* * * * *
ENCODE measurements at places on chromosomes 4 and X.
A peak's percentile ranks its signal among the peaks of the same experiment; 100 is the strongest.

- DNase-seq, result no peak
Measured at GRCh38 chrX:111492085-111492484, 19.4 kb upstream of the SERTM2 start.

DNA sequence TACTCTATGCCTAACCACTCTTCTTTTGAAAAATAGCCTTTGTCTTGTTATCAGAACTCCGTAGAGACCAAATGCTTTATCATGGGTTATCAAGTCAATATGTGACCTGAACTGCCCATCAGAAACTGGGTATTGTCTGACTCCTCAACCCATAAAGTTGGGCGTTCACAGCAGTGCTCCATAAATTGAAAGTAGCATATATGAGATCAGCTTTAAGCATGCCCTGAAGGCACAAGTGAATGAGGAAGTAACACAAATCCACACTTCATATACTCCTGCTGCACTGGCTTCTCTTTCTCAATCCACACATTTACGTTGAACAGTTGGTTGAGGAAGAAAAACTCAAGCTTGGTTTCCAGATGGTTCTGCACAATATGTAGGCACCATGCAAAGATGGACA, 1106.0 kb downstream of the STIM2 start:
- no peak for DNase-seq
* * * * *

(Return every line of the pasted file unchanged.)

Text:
ENCODE measurements at places on chromosomes 4 and X.
A peak's percentile ranks its signal among the peaks of the same experiment; 100 is the strongest.

- DNase-seq, result no peak
Measured at GRCh38 chrX:111492085-111492484, 19.4 kb upstream of the SERTM2 start.

DNA sequence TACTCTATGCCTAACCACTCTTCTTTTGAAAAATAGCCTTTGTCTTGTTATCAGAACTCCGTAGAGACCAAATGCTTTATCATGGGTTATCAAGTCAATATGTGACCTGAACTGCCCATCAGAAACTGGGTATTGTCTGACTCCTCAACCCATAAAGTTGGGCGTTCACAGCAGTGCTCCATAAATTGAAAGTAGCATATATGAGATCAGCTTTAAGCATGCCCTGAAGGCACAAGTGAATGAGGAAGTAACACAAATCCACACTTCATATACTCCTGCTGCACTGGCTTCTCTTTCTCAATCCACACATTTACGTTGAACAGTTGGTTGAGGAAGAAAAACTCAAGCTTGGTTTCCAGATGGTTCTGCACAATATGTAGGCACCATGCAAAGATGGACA, 1106.0 kb downstream of the STIM2 start:
- no peak for DNase-seq